New Paper Says Regulation Not Strangling the Economy

In a new paper, Alex Tabarrok and Nathan Goldschlag investigate whether heavyhanded government regulation has been responsible for a decline in dynamism in the American economy. They define dynamism about the way you’d expect: fewer startups, less job creation, aging firms, and weak productivity growth. Their approach is pretty simple: different sectors of the economy are regulated at different levels, so if regulation is at fault you’d expect to see a correlation between, say, regulation level and startup activity. But you don’t:

One paper doesn’t settle anything, of course, but this is basically an admission against interest since I doubt that Tabarrok wanted to come up with this answer. But he did. And as he notes, the paper got published in a good journal even though it’s a negative result. That’s good! Negative results should get published more often.

Needless to say, this doesn’t imply that regulation is good. It just says that regulation doesn’t seem to be responsible for reduced entrepreneurial activity or weak productivity growth. The answer lies somewhere else.

DEMOCRACY DOES NOT EXIST...

without free and fair elections, a vigorous free press, and engaged citizens to reclaim power from those who abuse it.

In this election year unlike any other—against a backdrop of a pandemic, an economic crisis, racial reckoning, and so much daily crazy—Mother Jones' journalism is driven by one simple question: Will America move closer to, or further from, justice and equity in the years to come?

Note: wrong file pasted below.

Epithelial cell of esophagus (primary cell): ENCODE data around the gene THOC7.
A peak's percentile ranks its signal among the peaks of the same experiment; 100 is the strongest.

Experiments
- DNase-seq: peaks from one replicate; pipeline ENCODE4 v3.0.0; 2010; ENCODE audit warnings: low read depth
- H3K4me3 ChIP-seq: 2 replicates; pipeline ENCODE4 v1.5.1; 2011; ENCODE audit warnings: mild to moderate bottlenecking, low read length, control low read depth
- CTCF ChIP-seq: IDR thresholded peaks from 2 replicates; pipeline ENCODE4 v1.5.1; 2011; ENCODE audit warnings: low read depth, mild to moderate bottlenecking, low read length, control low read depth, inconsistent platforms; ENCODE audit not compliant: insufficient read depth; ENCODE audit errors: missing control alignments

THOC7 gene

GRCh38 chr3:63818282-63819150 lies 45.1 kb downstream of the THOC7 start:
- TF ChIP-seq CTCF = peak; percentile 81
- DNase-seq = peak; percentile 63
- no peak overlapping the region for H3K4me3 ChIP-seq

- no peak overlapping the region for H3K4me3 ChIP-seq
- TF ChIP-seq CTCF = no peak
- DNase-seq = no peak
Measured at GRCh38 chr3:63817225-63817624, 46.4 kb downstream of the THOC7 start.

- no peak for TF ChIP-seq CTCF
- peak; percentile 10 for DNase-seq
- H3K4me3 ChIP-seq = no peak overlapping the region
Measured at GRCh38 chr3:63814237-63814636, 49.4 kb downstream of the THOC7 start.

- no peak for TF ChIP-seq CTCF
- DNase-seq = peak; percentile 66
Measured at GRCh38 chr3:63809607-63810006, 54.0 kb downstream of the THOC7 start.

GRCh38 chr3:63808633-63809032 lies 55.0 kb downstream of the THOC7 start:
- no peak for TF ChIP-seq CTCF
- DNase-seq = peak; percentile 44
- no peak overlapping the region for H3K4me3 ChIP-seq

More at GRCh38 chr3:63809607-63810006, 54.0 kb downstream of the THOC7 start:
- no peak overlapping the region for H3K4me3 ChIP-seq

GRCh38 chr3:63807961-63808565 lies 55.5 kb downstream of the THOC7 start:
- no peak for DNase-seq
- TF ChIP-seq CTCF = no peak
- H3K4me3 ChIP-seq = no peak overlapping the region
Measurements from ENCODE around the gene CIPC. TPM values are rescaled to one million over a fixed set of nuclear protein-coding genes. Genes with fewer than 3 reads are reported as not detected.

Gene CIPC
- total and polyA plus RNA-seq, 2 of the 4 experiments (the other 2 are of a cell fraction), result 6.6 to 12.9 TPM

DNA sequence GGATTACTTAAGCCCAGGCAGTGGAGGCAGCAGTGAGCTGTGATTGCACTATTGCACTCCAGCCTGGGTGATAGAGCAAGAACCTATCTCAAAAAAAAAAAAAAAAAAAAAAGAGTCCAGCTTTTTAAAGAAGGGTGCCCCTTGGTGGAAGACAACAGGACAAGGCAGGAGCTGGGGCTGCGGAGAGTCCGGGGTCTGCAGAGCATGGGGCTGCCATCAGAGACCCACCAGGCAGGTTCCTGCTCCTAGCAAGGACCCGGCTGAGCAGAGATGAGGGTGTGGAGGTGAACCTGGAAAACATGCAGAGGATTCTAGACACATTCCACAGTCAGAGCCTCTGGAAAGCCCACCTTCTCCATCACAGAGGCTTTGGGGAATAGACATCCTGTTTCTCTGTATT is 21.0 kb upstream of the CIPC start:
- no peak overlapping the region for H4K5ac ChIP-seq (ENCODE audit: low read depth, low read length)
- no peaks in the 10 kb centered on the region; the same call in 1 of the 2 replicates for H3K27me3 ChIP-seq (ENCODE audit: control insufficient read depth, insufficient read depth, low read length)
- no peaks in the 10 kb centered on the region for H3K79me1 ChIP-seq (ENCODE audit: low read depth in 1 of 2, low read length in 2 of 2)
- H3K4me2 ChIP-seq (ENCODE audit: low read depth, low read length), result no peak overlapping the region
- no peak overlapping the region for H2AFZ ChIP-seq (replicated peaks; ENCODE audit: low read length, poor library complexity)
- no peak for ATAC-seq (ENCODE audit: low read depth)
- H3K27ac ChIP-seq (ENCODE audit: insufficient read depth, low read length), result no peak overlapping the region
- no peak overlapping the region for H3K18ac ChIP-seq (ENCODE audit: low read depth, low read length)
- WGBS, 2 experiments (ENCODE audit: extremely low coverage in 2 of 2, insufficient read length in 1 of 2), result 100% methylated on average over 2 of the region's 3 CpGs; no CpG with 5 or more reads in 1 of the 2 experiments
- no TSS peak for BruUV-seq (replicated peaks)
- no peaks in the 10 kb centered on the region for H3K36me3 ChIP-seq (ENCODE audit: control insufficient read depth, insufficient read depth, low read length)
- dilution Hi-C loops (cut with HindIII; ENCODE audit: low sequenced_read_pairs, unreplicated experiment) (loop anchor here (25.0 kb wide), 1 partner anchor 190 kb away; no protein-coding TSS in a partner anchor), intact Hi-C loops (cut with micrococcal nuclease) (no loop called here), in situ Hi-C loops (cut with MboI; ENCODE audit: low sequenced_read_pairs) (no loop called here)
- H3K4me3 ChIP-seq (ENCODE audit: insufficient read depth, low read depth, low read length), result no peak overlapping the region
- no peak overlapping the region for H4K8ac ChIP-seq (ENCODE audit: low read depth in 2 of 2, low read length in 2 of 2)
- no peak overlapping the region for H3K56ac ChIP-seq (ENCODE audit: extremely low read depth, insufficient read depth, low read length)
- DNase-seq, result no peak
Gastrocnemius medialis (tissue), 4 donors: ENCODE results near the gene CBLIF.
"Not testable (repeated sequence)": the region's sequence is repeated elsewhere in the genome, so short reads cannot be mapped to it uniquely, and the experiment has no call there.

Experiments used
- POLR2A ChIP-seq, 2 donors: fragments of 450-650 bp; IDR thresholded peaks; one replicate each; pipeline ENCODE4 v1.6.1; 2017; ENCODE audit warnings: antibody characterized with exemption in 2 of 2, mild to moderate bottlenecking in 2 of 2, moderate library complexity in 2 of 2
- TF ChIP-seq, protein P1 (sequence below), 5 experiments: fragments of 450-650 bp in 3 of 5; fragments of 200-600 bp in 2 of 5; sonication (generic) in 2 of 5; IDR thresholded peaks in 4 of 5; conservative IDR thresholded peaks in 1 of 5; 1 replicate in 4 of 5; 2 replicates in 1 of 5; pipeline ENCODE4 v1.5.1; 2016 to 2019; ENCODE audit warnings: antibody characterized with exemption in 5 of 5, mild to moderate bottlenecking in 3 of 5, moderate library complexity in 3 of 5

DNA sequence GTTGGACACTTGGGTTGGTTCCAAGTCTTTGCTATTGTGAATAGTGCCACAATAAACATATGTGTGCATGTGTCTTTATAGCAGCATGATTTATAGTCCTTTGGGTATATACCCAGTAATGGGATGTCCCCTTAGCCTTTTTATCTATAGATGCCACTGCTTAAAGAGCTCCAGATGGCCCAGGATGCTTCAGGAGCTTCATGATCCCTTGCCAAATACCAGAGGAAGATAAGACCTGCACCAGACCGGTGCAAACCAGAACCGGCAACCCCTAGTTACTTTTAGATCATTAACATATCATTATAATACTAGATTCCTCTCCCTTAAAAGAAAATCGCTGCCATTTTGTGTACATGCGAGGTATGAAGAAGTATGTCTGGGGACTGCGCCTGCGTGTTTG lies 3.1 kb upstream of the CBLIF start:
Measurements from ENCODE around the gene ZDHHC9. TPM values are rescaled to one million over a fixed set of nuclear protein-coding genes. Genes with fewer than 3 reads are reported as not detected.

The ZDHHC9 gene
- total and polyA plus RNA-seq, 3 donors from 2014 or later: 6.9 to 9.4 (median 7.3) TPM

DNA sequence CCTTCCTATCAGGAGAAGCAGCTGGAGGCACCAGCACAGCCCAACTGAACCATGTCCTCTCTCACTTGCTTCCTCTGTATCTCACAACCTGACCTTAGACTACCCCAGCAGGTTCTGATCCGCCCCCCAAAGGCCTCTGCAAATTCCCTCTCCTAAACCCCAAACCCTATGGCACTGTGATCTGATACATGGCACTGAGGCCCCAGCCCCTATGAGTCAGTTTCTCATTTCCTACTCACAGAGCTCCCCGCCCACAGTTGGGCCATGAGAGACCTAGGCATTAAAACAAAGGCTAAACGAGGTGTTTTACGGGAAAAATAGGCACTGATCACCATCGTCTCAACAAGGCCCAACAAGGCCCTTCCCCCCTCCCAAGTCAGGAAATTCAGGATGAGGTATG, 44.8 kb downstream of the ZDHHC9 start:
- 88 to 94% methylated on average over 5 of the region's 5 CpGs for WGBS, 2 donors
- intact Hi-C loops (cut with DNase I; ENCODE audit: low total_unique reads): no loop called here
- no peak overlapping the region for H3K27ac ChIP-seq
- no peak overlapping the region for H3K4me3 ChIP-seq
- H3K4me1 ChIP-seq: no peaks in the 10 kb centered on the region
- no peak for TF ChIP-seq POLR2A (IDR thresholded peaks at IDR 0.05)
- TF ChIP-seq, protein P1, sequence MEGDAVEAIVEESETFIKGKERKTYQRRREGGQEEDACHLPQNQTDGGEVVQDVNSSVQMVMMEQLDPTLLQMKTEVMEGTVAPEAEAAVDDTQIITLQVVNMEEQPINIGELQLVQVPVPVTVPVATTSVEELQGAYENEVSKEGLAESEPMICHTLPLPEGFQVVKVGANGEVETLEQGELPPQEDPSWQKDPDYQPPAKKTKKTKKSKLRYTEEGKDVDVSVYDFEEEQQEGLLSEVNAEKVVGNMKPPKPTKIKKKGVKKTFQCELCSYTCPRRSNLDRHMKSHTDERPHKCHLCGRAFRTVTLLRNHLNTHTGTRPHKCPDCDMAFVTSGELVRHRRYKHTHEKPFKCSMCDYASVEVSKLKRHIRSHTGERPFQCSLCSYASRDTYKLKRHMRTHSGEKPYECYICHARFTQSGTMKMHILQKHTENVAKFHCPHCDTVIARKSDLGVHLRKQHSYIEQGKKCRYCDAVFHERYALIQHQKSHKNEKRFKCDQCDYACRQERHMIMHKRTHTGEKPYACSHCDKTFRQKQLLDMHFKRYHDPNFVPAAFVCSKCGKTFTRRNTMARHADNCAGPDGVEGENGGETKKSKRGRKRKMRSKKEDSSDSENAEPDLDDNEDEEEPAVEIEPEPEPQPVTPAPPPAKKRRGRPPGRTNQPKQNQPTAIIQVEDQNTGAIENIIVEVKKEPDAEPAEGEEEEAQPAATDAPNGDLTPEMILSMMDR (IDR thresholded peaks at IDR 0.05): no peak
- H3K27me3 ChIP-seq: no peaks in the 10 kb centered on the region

If you're able to, please join us in this mission with a donation today. Our reporting right now is focused on voting rights and election security, corruption, disinformation, racial and gender equity, and the climate crisis. We can’t do it without the support of readers like you, and we need to give it everything we've got between now and November. Thank you.

DEMOCRACY DOES NOT EXIST...

without free and fair elections, a vigorous free press, and engaged citizens to reclaim power from those who abuse it.

In this election year unlike any other—against a backdrop of a pandemic, an economic crisis, racial reckoning, and so much daily crazy—Mother Jones' journalism is driven by one simple question: Will America move closer to, or further from, justice and equity in the years to come?

If you're able to, please join us in this mission with a donation today. Our reporting right now is focused on voting rights and election security, corruption, disinformation, racial and gender equity, and the climate crisis. We can’t do it without the support of readers like you, and we need to give it everything we've got between now and November. Thank you.

We Recommend

Latest

Sign up for our free newsletter

Subscribe to the Mother Jones Daily to have our top stories delivered directly to your inbox.

Get our award-winning magazine

Save big on a full year of investigations, ideas, and insights.

Subscribe

Support our journalism

Help Mother Jones' reporters dig deep with a tax-deductible donation.

Donate